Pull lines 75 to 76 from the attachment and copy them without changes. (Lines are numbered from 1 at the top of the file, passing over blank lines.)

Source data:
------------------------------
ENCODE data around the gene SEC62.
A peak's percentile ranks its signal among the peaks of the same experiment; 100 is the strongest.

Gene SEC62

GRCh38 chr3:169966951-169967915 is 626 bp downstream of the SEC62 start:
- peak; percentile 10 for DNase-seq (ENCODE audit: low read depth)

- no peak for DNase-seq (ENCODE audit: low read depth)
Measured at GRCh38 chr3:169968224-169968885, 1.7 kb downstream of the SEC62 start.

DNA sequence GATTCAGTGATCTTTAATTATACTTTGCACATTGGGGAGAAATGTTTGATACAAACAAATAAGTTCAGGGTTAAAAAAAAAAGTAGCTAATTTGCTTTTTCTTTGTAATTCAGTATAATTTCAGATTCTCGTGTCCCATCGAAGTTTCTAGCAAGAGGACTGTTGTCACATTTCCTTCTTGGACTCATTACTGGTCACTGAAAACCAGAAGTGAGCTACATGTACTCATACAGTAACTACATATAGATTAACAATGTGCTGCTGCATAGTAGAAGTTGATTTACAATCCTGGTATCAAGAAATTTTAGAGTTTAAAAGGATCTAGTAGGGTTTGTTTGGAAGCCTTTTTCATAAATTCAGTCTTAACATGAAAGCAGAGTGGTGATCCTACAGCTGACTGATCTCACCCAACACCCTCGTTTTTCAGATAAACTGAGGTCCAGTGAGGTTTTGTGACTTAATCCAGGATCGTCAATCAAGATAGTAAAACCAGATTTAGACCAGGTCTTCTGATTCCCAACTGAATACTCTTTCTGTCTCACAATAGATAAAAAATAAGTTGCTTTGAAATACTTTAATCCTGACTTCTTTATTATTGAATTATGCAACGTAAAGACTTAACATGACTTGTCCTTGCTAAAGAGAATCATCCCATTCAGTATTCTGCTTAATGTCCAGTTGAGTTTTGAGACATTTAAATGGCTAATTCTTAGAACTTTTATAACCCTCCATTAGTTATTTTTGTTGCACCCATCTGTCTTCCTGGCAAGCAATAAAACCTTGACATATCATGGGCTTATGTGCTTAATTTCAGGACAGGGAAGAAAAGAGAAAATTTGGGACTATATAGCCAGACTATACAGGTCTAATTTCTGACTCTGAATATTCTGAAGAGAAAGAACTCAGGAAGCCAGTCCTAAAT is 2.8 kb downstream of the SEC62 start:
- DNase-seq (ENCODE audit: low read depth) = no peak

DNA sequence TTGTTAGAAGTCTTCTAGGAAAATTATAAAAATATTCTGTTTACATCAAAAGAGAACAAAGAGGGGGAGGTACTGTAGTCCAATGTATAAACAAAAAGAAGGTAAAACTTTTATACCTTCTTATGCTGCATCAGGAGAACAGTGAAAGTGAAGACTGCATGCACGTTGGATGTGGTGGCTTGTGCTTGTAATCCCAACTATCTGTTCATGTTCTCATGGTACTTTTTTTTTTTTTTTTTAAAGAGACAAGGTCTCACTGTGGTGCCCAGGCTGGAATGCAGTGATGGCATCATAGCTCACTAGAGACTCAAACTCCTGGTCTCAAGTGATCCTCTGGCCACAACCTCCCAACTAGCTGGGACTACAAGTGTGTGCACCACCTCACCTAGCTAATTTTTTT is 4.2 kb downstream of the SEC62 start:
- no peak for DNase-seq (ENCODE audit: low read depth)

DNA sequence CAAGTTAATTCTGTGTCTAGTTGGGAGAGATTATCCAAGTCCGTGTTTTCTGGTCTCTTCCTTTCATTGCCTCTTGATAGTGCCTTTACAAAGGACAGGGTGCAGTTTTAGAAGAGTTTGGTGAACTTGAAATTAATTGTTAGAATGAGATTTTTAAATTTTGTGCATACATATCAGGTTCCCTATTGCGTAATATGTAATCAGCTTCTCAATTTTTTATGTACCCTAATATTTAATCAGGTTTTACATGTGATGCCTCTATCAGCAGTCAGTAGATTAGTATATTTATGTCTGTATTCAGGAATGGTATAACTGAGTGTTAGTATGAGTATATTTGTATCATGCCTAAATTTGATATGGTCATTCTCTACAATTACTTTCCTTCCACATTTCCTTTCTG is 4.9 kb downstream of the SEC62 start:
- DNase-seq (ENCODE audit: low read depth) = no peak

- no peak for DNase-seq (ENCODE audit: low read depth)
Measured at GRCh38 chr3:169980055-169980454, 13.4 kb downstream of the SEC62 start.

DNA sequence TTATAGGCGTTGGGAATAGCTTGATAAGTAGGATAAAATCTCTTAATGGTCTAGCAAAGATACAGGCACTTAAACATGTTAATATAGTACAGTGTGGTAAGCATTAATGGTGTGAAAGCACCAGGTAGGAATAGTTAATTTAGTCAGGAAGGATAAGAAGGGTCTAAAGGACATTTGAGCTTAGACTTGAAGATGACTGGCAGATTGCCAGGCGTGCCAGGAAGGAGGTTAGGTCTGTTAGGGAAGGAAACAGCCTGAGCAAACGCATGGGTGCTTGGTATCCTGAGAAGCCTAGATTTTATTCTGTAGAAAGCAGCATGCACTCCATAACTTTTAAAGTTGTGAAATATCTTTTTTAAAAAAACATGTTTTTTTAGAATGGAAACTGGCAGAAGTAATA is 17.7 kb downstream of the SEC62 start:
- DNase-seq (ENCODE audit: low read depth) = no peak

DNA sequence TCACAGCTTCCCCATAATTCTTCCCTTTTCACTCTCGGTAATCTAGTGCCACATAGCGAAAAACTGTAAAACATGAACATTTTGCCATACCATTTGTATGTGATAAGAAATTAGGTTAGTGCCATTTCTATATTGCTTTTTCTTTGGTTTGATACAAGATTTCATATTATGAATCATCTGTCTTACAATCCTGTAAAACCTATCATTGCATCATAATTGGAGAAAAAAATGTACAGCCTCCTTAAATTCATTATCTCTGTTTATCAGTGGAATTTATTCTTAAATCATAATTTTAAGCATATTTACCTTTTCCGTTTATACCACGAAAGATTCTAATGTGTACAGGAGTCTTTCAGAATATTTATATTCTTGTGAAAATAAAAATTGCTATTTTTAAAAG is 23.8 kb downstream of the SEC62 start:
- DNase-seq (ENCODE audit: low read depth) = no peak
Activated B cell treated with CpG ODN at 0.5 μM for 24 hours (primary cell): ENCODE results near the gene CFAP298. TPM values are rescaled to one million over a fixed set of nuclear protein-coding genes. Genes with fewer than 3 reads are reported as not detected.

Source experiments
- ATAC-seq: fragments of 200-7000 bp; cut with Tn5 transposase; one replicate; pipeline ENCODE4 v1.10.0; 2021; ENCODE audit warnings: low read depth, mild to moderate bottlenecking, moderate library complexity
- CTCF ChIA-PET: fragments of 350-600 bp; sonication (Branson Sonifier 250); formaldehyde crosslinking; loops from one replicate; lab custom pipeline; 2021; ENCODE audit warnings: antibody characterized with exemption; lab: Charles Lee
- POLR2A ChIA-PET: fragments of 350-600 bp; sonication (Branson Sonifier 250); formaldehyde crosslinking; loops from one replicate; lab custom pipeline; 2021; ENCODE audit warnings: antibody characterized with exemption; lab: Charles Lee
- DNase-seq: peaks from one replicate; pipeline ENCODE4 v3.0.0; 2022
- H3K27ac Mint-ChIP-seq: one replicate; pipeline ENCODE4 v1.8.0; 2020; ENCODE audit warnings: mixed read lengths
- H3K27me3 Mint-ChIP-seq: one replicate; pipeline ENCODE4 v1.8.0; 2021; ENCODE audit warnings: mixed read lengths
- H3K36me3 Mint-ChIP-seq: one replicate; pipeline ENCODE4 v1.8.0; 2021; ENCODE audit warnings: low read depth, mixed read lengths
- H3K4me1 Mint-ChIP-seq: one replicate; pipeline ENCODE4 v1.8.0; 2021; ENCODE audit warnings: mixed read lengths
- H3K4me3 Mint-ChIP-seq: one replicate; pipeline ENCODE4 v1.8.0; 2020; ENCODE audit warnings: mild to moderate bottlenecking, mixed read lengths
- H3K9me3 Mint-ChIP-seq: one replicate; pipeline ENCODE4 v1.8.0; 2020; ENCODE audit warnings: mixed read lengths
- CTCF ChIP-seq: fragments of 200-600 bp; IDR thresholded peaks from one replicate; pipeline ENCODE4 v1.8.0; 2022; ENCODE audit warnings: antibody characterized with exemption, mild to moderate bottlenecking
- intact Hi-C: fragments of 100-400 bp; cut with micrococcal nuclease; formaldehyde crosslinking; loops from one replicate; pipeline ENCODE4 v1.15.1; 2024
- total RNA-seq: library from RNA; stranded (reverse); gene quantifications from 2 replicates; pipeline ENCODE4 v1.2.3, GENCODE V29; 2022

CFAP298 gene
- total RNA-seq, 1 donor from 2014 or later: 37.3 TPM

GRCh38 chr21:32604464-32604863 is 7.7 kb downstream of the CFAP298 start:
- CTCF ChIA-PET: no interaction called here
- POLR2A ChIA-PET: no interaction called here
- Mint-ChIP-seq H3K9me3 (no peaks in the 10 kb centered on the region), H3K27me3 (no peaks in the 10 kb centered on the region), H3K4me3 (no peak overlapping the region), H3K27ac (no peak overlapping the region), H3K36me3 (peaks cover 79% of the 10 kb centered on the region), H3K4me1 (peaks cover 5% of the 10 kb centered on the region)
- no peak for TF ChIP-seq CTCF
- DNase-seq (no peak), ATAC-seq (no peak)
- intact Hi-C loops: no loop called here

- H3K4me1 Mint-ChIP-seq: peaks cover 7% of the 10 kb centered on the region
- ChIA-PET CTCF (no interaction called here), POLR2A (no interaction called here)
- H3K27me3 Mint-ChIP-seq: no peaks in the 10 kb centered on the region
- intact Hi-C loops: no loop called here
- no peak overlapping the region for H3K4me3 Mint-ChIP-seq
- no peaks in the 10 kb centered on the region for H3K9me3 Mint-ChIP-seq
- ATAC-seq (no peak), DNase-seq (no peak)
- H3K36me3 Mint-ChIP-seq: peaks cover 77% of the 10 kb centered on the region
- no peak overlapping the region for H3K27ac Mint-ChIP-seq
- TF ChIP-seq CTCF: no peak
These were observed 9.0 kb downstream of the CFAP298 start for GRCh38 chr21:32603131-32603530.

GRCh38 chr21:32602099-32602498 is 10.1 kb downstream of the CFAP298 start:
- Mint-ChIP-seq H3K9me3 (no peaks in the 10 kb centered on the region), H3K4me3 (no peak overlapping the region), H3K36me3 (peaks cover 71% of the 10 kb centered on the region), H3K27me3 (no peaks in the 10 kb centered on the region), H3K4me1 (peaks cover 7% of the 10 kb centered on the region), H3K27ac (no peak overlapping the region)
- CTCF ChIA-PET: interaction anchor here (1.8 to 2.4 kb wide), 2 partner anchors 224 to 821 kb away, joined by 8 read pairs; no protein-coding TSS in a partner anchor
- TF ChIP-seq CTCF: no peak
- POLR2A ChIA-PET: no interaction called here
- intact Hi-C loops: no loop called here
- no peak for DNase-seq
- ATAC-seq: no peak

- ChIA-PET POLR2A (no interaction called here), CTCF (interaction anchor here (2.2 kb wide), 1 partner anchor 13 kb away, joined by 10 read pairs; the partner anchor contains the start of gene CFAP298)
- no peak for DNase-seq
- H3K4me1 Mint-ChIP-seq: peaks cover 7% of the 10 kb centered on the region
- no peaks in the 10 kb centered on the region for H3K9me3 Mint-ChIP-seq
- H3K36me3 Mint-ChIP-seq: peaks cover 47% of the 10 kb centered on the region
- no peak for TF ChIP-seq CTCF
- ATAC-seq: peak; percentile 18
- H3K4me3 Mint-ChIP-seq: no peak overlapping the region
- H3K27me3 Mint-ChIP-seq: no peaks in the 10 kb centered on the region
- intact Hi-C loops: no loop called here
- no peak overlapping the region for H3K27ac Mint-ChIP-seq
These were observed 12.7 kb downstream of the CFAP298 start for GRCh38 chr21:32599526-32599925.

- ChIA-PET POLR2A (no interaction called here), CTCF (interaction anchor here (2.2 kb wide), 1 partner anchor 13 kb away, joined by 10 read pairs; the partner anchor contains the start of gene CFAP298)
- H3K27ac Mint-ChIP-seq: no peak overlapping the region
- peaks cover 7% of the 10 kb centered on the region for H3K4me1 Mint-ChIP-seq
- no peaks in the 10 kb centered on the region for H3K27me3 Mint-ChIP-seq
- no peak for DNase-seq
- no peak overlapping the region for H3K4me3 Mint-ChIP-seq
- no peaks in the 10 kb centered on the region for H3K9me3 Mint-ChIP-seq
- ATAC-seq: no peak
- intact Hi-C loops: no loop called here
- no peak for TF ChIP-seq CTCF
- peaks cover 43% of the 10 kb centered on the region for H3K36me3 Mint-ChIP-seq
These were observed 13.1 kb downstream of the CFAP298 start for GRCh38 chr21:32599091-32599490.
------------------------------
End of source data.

- ChIA-PET POLR2A (no interaction called here), CTCF (interaction anchor here (2.2 kb wide), 1 partner anchor 13 kb away, joined by 10 read pairs; the partner anchor contains the start of gene CFAP298)
- H3K27ac Mint-ChIP-seq: no peak overlapping the region